This leads to the concept of midrange, and how do you put the opponent at such a disadvantage that you can land the 5-way (or lesser-number ways thereof), or on the flipside to avoid the 5-way yourself. I've talked about this sort of concept from hither to far, but something that came up along those lines was "what happens next?". What this question actually plays out to is following general gameflow per each step successfully, and then stopping -- the trick here is that the player doesn't know it, or knows it and doesn't know how to move forward. Basically: intuitive failure.
In order to understand this concept however, you must learn the "No, you can't do that" (concept). This is a concept opposite of the 5-way, wherein the 5-way means there is no correct answer but to guess. The opposite being that there is a correct answer but you're forced to choose that option.
As said previously, a lot of players will mash in hopes that it works out of them, knowing that they can't block correctly. What your "nope" job is: "to knock it out of them". So hence the "no you can't do that" concept. To use an example, a SF4 player might knock the opponent down and do a safe jump to avoid a potential reversal uppercut. As seen with SF4 Ryu doing a sweep, then using an immediate jump roundhouse, it's safe because if the opponent reversal uppercut then Ryu can land and block but if the opponent doesn't reversal uppercut then they have to deal with the Ryu j.HK. This is the most blatant example of "no you can't do that", in the sense that: no, you can not mash out a reversal uppercut in this situation, it always fails.
Now granted this also falls along the lines of option selects which automatically choose the right/best option for you, or mindgames where the opponent is put in a position where every option he chooses ends in failure/damage, but to me it's simple because the opponent should never do the wrong thing so it's really a "no, don't" situation. I other words: just deal with it, and you won't get hit. Another way of putting it would be "here I am doing this, and if you don't take the right action you'll get hit, but I also have something else I can do instead -- deal".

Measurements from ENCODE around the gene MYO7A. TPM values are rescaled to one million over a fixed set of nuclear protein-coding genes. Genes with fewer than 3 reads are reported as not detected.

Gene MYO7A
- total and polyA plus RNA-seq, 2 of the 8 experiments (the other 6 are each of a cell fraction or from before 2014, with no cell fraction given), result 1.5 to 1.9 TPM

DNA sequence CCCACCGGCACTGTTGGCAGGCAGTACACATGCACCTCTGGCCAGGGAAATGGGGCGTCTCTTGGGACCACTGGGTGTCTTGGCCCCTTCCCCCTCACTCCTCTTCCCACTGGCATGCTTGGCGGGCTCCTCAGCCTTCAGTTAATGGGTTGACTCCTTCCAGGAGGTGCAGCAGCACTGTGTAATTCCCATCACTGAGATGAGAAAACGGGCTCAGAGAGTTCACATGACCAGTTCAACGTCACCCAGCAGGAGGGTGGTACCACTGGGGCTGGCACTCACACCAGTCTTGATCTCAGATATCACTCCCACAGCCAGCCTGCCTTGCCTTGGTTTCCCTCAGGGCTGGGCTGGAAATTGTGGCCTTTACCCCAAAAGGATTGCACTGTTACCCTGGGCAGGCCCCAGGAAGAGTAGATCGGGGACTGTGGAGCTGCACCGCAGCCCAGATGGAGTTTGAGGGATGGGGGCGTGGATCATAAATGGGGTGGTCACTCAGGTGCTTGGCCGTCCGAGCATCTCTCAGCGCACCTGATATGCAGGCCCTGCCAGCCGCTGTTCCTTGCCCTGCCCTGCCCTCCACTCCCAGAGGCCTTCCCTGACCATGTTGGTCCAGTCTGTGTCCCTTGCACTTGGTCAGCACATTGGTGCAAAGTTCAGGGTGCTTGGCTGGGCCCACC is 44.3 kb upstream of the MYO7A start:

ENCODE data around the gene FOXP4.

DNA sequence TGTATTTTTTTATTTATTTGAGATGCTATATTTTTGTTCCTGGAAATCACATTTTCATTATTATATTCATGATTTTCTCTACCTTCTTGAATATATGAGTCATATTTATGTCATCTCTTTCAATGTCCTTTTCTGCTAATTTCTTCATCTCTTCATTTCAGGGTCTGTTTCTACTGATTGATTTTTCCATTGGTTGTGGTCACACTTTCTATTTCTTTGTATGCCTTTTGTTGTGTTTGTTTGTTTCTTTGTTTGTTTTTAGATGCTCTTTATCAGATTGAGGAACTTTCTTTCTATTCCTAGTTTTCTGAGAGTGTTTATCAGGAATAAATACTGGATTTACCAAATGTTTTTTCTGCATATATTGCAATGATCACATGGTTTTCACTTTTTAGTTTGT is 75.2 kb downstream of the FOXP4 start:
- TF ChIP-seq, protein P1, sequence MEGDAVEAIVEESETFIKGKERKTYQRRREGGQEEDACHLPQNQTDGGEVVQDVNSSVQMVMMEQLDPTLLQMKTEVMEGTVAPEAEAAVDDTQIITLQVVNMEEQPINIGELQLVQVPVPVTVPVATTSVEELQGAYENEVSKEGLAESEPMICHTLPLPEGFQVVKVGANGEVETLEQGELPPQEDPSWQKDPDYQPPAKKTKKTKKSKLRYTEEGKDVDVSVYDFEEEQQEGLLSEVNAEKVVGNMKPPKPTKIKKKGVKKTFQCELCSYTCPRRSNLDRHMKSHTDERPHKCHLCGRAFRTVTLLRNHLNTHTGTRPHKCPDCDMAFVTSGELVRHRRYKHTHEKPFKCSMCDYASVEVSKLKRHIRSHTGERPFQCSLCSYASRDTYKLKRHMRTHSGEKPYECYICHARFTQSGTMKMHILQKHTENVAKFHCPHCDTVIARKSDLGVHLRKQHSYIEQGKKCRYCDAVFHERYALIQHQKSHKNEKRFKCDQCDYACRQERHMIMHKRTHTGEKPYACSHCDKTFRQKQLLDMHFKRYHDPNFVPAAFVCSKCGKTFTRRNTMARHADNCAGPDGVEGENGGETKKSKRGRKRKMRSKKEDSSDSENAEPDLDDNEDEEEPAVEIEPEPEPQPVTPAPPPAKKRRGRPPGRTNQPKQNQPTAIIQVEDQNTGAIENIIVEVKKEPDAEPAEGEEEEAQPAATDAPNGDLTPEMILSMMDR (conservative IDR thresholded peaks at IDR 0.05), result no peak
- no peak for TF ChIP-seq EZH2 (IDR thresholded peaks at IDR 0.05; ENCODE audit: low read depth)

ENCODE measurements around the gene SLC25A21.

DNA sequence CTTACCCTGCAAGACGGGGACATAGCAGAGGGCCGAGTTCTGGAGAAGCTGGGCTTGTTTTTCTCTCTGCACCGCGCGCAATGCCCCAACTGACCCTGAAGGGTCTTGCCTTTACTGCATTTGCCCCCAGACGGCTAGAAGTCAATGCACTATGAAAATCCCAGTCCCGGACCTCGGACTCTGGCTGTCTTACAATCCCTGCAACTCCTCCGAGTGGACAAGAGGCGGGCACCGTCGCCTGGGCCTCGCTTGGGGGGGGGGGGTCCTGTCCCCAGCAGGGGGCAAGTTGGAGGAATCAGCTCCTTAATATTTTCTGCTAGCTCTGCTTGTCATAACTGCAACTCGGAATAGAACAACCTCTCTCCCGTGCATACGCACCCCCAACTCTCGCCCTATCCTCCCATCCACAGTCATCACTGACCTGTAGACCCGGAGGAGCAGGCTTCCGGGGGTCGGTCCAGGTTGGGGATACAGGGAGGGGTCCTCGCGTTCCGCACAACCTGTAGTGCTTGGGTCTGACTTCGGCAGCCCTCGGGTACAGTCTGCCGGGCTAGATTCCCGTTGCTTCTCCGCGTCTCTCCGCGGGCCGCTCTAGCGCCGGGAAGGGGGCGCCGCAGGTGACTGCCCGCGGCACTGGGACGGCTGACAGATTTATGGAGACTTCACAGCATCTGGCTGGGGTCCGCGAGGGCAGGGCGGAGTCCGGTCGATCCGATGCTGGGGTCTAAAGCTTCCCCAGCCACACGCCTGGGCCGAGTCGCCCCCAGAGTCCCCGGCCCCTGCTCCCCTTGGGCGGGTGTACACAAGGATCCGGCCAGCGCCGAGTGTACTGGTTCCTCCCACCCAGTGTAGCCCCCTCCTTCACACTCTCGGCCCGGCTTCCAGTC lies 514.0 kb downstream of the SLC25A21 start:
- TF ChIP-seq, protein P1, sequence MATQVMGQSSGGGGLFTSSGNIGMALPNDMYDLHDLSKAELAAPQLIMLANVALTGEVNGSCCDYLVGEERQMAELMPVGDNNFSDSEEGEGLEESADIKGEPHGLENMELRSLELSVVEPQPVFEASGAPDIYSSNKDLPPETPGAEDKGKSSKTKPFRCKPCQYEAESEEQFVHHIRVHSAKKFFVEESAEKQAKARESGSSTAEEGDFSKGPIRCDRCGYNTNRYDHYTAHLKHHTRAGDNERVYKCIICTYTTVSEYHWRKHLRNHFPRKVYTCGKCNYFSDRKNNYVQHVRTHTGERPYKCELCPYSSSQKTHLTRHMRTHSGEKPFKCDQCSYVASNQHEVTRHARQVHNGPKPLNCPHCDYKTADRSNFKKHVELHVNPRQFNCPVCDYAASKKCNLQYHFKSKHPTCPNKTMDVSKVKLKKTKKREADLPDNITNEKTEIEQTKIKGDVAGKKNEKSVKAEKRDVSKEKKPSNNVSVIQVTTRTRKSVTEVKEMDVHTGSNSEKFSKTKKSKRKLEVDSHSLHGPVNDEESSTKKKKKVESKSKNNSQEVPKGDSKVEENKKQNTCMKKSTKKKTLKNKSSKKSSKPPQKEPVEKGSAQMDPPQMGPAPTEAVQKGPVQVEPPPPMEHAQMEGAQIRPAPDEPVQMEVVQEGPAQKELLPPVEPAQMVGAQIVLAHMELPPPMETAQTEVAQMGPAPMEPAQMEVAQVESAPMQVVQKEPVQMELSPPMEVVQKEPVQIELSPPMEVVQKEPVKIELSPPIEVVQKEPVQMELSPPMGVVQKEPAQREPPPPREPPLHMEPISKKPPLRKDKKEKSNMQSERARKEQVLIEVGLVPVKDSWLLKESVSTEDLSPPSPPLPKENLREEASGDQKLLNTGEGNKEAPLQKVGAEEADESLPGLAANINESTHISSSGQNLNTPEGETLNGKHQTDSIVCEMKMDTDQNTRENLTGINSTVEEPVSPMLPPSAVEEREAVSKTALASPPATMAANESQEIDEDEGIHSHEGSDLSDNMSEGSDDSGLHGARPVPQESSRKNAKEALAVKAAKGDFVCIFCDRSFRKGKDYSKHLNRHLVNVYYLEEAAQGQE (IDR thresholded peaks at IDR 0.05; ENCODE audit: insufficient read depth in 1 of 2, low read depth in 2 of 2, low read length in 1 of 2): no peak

This could also be seen as a process of elimination. This brings us to the point of what happens next. Well, the goal of minimizing self-damage while maximizing opponent-damage involves being right more than your opponent. In order to be right, you either have to be very lucky, very intuitive/psychic, and/or go through the process of elimination by taking advantage of the bad habits your opponent has while not faltering with your own set of bad habits.
What that means is stepping it up. Enforcing good habits. In the (glorious) example of pressuring your opponent into the corner, and instilling so much fear into them that they will not even attempt to poke with an attack in order to keep you out because they are afraid of the psychic dp (or some such other), the next step is: the ballpark is yours. Hit them with a high, throw them, do a low when you expect them to block high, jab them when you think they will try to throw break/tech, etc. At that point you've successfully gotten into their head and dominated: you're right, because everything running across their mind is wrong.
Your opponent is afraid to do anything because anything they do seems to lead to failure, you've done the process of elimination so much that they see each action as failure and take no action, but when they are afraid to do anything their inaction leaves them open to abuse, shenanigans, tomfoolery -- they are an open oyster.